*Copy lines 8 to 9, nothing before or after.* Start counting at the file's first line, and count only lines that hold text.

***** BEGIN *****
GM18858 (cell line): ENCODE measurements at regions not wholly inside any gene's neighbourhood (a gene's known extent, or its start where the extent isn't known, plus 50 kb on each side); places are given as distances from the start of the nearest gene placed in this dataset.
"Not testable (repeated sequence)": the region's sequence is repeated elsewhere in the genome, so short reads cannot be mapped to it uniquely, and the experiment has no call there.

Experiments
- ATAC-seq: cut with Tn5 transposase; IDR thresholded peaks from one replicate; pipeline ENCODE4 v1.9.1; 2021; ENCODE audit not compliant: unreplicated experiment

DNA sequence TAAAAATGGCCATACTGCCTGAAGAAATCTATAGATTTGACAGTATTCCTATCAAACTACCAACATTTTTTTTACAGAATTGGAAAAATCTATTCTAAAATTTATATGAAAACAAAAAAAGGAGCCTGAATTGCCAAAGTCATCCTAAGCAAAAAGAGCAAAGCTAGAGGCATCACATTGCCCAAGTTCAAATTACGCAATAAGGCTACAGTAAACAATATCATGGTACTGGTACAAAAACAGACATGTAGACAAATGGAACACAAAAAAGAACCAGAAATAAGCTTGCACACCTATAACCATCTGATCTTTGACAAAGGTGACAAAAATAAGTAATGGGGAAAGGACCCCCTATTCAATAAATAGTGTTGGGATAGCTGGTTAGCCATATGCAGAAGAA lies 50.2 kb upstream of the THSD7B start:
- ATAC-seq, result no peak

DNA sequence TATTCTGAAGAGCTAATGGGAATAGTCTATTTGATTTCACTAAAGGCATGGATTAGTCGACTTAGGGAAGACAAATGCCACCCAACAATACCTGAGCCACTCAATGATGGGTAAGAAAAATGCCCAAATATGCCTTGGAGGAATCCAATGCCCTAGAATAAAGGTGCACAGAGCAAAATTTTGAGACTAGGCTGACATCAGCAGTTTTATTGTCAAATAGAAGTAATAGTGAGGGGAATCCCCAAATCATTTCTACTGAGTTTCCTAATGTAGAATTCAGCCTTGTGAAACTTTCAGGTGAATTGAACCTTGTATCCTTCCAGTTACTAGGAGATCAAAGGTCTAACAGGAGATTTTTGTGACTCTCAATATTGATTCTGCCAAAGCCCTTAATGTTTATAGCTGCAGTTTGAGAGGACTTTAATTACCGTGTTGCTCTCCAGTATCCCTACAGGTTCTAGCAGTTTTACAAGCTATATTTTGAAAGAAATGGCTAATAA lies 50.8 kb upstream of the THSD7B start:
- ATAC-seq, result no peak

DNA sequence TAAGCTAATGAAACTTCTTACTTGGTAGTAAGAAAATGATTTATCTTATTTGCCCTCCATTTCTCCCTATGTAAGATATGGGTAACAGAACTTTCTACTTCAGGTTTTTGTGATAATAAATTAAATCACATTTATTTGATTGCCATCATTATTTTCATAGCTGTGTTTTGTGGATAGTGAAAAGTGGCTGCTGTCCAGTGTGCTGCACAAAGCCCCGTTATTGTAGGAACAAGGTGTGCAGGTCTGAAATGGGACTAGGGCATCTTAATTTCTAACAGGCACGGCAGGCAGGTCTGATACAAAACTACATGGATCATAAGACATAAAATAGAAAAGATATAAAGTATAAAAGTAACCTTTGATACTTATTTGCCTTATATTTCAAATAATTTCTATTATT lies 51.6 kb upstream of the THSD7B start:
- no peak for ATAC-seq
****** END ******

- ATAC-seq, result no peak

DNA sequence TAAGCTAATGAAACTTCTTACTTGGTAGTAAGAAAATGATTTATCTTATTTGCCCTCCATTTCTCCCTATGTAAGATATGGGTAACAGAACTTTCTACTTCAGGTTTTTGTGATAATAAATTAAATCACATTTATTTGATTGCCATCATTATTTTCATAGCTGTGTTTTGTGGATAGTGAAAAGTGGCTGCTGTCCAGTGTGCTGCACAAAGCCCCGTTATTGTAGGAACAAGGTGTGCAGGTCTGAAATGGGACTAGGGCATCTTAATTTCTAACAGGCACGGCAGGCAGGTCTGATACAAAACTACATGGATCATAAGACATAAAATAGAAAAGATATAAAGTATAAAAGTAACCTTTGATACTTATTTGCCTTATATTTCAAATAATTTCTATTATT lies 51.6 kb upstream of the THSD7B start: